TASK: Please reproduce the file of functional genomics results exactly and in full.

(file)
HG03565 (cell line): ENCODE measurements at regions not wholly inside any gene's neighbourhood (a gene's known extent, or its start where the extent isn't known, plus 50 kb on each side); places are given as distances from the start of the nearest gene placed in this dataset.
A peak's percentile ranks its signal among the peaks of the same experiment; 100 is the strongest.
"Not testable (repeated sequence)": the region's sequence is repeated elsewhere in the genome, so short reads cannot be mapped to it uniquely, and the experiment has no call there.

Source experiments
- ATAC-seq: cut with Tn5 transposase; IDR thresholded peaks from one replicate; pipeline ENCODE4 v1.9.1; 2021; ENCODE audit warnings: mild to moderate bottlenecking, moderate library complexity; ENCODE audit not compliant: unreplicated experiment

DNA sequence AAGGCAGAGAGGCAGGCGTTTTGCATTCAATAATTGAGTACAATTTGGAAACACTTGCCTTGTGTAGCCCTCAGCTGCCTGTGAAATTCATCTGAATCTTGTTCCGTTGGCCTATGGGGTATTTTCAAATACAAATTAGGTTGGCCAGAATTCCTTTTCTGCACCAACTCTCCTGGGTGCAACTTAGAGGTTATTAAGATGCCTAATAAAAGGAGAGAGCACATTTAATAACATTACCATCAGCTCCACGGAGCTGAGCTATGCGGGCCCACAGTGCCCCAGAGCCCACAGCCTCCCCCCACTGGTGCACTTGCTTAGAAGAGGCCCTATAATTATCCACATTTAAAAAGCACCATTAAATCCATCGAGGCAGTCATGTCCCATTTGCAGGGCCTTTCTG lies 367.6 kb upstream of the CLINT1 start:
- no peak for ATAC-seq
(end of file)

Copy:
HG03565 (cell line): ENCODE measurements at regions not wholly inside any gene's neighbourhood (a gene's known extent, or its start where the extent isn't known, plus 50 kb on each side); places are given as distances from the start of the nearest gene placed in this dataset.
A peak's percentile ranks its signal among the peaks of the same experiment; 100 is the strongest.
"Not testable (repeated sequence)": the region's sequence is repeated elsewhere in the genome, so short reads cannot be mapped to it uniquely, and the experiment has no call there.

Source experiments
- ATAC-seq: cut with Tn5 transposase; IDR thresholded peaks from one replicate; pipeline ENCODE4 v1.9.1; 2021; ENCODE audit warnings: mild to moderate bottlenecking, moderate library complexity; ENCODE audit not compliant: unreplicated experiment

DNA sequence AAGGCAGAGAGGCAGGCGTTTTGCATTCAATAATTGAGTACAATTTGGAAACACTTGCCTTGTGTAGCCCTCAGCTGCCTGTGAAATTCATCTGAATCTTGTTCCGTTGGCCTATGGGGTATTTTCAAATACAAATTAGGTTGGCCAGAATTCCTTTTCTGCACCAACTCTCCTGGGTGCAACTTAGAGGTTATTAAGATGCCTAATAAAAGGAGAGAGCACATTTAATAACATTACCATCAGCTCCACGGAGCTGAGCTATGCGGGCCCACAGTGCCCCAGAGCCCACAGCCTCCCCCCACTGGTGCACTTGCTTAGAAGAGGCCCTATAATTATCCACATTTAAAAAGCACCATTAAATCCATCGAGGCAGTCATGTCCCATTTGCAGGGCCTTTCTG lies 367.6 kb upstream of the CLINT1 start:
- no peak for ATAC-seq